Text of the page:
Category Archives: Church Issues
The Sunday School or small group meeting in your church holds both extraordinary potential or peril. Used well, the potential for discipleship is incalculable. Used poorly, the perils can lead to disaster.
I see too many churches using that hour poorly rather than well. The grace of God covers a multitude of our failures (thankfully), but this doesn’t mean we should shrug off our responsibilities in this area. I fear that many pastors are (1) unaware of what is going on in a church’s small group ministry and (2) unwilling to offer solid, biblical resources to the leaders of these groups.
This shouldn’t be the case. In North America, we have more good Bible study resources available than ever before, and we have more reason than ever to consider carefully the kind of teaching that takes place in groups. Most pastors would see the surrender of their preaching time to just anyone with a message as an abdication of responsibility. Why, then, would we direct our people to small groups where the leader may or may not open the Bible, may or may not have a solid doctrinal foundation, or may not even be qualified or fully equipped to teach?
When Paul laid down the responsibilities of an overseer, he included this qualification: “holding to the faithful message as taught, so that he will be able both to encourage with sound teaching and to refute those who contradict it” (Titus 1:9). Often, pastors are more concerned about encouraging believers with sound teaching …
It’s commonplace to assume that society’s redefinition of marriage, gender and the purpose for sexuality will eventually persuade the church to follow along. But if we were to jump forward into the 22nd century, I wonder what we would see.
Discipleship must go beyond the rearrangement of one’s interior life and lead to an understanding of what it means to follow Jesus with wisdom in a particular time and place.
They are not paid to be here. They are not forced to be here. Yet they come and serve each other in beautiful ways.
Why so much focus on hypocrisy in the church? The charge against Christian hypocrisy harbors a hidden compliment. Outrage over Christian hypocrisy says: We expect more from Christians.
If your life is a story that God is writing, you can expect to face conflict throughout the plot line of your life.
Time to look past past the misleading headlines and dig into the substance of the Evangelicals and Catholics Together statement on marriage.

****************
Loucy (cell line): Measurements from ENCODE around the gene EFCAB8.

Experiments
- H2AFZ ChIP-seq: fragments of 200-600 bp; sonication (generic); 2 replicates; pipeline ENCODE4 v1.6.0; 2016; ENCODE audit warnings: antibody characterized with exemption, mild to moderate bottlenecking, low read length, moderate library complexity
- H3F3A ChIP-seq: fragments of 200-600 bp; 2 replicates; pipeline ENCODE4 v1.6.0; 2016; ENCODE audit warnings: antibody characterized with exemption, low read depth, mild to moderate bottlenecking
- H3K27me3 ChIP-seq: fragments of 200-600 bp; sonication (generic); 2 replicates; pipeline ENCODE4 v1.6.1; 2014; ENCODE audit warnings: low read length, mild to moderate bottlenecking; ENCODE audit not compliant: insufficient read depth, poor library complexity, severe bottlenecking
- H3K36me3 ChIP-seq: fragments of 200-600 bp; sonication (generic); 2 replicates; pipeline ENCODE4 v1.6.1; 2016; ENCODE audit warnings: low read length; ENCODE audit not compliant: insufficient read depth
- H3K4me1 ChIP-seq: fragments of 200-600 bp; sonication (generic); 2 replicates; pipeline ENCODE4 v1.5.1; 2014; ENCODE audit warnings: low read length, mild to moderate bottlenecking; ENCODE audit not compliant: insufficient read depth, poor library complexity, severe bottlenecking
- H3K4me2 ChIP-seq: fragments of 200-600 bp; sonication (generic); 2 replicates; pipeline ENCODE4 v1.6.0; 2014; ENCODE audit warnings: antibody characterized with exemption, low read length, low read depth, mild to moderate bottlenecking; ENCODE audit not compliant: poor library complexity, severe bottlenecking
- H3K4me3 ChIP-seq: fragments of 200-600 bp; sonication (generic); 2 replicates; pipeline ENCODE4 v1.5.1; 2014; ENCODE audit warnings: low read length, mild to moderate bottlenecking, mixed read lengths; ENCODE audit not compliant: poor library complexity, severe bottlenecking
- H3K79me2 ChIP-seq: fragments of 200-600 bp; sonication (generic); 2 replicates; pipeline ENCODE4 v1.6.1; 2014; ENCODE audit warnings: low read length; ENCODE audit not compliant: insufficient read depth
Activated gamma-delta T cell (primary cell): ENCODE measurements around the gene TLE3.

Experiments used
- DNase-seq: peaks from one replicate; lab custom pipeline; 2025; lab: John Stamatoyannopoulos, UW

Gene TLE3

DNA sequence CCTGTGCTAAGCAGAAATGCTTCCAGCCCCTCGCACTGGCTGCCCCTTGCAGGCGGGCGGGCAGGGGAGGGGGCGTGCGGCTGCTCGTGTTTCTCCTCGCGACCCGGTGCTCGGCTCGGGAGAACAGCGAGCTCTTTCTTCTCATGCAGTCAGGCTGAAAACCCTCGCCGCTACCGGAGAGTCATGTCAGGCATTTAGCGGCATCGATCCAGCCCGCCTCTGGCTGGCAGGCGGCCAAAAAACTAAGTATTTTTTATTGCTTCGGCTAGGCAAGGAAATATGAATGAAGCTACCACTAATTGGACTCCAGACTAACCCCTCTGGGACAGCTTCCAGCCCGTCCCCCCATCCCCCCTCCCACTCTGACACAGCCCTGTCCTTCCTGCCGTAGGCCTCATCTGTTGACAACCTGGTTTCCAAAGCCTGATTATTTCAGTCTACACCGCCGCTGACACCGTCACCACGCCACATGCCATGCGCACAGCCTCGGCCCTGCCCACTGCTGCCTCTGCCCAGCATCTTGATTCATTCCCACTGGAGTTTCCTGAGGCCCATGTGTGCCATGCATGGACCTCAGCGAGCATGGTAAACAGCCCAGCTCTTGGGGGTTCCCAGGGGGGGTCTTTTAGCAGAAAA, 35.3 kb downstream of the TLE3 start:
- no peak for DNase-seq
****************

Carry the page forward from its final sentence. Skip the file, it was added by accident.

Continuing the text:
Is it possible that our worship services have become so much about ourselves that we find it difficult to “get outside” our “petty concerns?”
“Worldly Saints” may seem like an oxymoron, but it’s the perfect title for what God calls Christians to be.
Faithful Christian living involves a paradox: our faith is both world-affirming and world-denying. World-affirming in that we believe the world’s structures are fundamentally good, a part of God’s good creation now longing to be restored. World-denying in that we believe the world’s systems are pervasively evil, firmly opposed to God and His loving rule and awaiting His judgment.
Miss the goodness of the world structurally, and you start to think the physical creation is bad, so God must be going to do away with it all in the end. The Christian mission becomes “getting people to heaven,” since the world is going to the other place. Miss the badness of the world systemically, and you start to think sin is not as serious as we’ve made it out to be, so tinkering around with things in pursuit of improvement is all that is needed. The Christian mission becomes “make the world a better place.”
Careful Christian thinking holds these two truths in paradox, never allowing one truth to drown out the other, never allowing the extreme position of one side to lead us to the other. To miss one side of this paradox or the other is to distort the beauty of Christianity.
Becoming Worldly Saints by Michael Wittmer pushes even deeper, reminding us that world-affirming and world-denying Christianity are two sides of the same coin. We won’t deny what needs denying unless we affirm what needs affirming, and vice versa. After all, we were made for this world. “We are earthlings, …